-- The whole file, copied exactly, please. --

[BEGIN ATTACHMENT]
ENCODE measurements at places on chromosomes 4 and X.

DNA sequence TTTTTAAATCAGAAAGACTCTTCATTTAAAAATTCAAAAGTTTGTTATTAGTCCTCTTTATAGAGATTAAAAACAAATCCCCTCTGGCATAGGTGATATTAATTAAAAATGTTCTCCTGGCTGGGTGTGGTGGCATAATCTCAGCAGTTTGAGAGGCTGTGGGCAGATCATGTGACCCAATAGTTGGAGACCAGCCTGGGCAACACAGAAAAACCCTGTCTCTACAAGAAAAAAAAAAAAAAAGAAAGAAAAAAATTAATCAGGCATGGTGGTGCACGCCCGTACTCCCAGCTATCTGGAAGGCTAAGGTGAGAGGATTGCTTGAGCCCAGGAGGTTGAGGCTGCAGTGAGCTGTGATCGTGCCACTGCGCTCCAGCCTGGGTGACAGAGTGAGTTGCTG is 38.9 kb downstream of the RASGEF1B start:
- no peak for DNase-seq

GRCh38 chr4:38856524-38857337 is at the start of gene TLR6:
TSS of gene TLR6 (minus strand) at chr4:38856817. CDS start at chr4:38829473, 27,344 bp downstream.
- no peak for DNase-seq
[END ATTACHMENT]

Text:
ENCODE measurements at places on chromosomes 4 and X.

DNA sequence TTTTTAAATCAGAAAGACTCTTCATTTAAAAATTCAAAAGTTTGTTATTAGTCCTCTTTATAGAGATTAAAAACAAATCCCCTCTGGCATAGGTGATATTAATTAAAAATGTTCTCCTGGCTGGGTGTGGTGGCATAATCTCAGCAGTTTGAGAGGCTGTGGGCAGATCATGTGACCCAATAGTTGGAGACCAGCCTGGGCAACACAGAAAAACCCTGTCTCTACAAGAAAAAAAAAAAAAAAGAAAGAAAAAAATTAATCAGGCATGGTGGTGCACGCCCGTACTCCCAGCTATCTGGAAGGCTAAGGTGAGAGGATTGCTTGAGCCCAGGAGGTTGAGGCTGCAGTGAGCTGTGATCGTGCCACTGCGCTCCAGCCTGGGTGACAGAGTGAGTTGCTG is 38.9 kb downstream of the RASGEF1B start:
- no peak for DNase-seq

GRCh38 chr4:38856524-38857337 is at the start of gene TLR6:
TSS of gene TLR6 (minus strand) at chr4:38856817. CDS start at chr4:38829473, 27,344 bp downstream.
- no peak for DNase-seq